I don’t answer. In my mind, I’m already working out ways to forget you. And then it happens. Your flight skips two places on the Information Display. I feel the jolt running through you. You drop your bag. I look at the display system again; Flight XV-0455. Our time has come.
You dust off your bag distractedly. I look into your eyes, desperate.
“I’ll ship your present when I get to the other side” you say, “Shipping’s a drag over there, so I’ll have to do it early”
My arms become stiff. Out of the corner of my eye, I see a mom pulling her obstreperous kid to the terminals, “You’ll get it on the plane!”
You witness this too. You smile out of the corner of your mouth.
“Are you going to be okay?”
“No” I say.
You lower your gaze, “I know”
“It’s not goodbye” you tell me, “It won’t be unless we allow it. Are you with me?’
You scratch your eyebrow, “…They tell me the bandwidth’s excellent where I’m staying. And next year you can come and I’ll show you all sorts of cool stuff. It’ll be like Niagara again!”
I shake my head. You quickly get the message.
“Er…” you say, “So I guess I’ll….see you later?’
You open your hands invitingly. For a second, I feel optimistic. I hate you for doing this.
“I’ll see you” I say, and let myself fall into your arms. I feel your warmth against my skin.
“I love you” I whisper to myself.
You let me go, and smile again. An awkward laugh escapes me. You look at your wrist, even though you don’t have a watch.
“See you later!” you say. Your flippancy is the most annoying thing about you. I watch all the people boarding Flight XV-0455-- Asians, Africans, Europeans. I wonder which one of them you’ll sit next to, and tell them about me. You take your luggage. And then you go.
I’ve never felt comfortable crying in front of people. I’ll cry at home, under the covers, with a bottle of Jameson in my hand. I don’t know what happens next. I guess for me, and millions of other people in the world, life is about to start.
When I get home, I curse, because I realize that I hadn’t cleaned the house before I left. My apartment is small, but it feels like home. The T.V is showing reruns of the Jeff Probst show. Some woman is talking about how she can’t remember the past seventeen-years of her life. My stomach growls. I quickly dash to the fridge. I place my car keys on the counter, where I can see them. Last time I’d misplaced them, I ransacked the house for two hours. My cheeks are dry from all the crying I did in the car. I wonder if anyone saw me.
In the fridge, I find a packet of mini Magnum ice-lollies, a half-eaten turkey, and some wine. I go for the wine. I plan to guzzle the whole bottle down, enough for me to black-out. I know this won’t happen, because for some reason, I can handle my liquor well. I’m just opening the wine, when someone knocks on the door. I sigh, rolling my eyes. I contemplate keeping silent, but then I remember that the keychain is removed on the door outside. I put the wine back into the fridge, “Come in!”
The door opens instantly.
It’s one of my friends, Maya. She comes as a vision in white; white boots, white coat. People say she has a good fashion sense. Frankly, I don’t understand it. Maybe it’s because I don’t understand fashion in general. Maya is with her kid, Jasper. Tears are running down his face, from the argument they must have had earlier.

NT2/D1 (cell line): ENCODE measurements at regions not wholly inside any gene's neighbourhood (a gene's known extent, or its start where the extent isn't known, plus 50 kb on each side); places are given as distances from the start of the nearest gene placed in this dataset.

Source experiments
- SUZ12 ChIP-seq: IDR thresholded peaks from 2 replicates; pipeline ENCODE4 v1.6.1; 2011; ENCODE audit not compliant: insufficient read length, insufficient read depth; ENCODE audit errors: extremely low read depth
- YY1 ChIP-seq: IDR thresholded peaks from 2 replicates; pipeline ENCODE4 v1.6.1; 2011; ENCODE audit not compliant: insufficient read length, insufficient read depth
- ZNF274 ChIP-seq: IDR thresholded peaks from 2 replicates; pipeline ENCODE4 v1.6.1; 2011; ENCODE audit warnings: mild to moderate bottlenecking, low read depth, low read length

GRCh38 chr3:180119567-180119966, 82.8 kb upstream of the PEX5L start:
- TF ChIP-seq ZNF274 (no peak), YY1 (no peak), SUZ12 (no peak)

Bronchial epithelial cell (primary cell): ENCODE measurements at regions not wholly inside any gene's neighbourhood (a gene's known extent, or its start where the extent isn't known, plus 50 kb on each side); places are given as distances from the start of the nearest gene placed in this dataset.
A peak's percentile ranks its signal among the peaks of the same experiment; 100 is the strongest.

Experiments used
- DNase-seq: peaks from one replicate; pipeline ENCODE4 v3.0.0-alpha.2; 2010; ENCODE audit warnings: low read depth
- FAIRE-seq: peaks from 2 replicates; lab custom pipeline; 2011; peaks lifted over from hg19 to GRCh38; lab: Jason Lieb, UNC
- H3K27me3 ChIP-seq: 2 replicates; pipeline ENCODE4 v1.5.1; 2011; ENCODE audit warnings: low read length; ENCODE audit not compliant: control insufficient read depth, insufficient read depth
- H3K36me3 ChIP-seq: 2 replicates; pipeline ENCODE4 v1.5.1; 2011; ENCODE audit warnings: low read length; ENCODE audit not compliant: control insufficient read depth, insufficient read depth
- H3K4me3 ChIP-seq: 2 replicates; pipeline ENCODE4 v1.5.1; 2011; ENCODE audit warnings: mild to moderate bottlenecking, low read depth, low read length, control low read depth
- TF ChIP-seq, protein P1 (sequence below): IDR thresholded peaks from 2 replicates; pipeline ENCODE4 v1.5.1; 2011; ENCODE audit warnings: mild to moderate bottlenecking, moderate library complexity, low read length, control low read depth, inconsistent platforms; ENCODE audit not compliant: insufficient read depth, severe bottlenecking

“Hey there!” I say, trying to sound cheery.
“Back so soon?”
“Oh wow” she says, “I’m so sorry. But I guess these things happen right?”
I want Maya to leave. I nod impatiently.
“I came to see how you’re holding up” she says, “Jasper’s going to my sister’s. I’ve been running all over with this renovation stuff!”
Suddenly, Jasper yanks his hand away from hers. They have a mini-tug of war. It ends as Jasper sinks his teeth into her hand. She shrieks. She grabs holds of him, her car keys dropping to the floor.
“He can be so fun sometimes!” she says, “I’m so sorry for this.”
I return her car keys, “Here you go”
“I’m so sorry” she says, “I shouldn’t have brought him here”
“I bet you want to be alone” she says.
“You have no idea” I confess.
She gives me a perfect-toothed smile.
“Thought so. We’ll release you then”
To my relief, she makes her way to the door, pulling Jasper along as she goes.
“So I guess I’ll call?”
“Sure” I say.
I close the door behind her. Next time, I’ll make sure to hang up the key-chain. I hear her going down the stairs, cursing at Jasper. By the time I’m alone again, I’m too tired for the bottle of wine, or the food, or the couch, or the T.V. I decided to sleep instead. To my horror, my room smells like you. You’re somewhere in the sky by now. I wonder if you’re thinking of me.
I collapse on the bed. I’m not a heavy-sleeper, but tonight I want to sleep and never wake up. I close my eyes, and try not to think. But because I’m human, this is not possible.
The phone wakes me up. I jerk up readily. It’s dark outside, and I’m surprised that I was able to sleep for that long. I reach out my arm and grab the phone. I hope it’s you, but I have a lingering suspicion that it’s Maya again.
The voice is unfamiliar. It asks me who is speaking. I tell it my full name. It asks me if I know you. I tell it yes. It tells me that your plane, Flight XV-0455, has crashed somewhere in the North Atlantic. For a while, it feels like I’m in a movie again, only this time I can’t tell the genre. The voice tells me that some people survived. You weren’t one of them.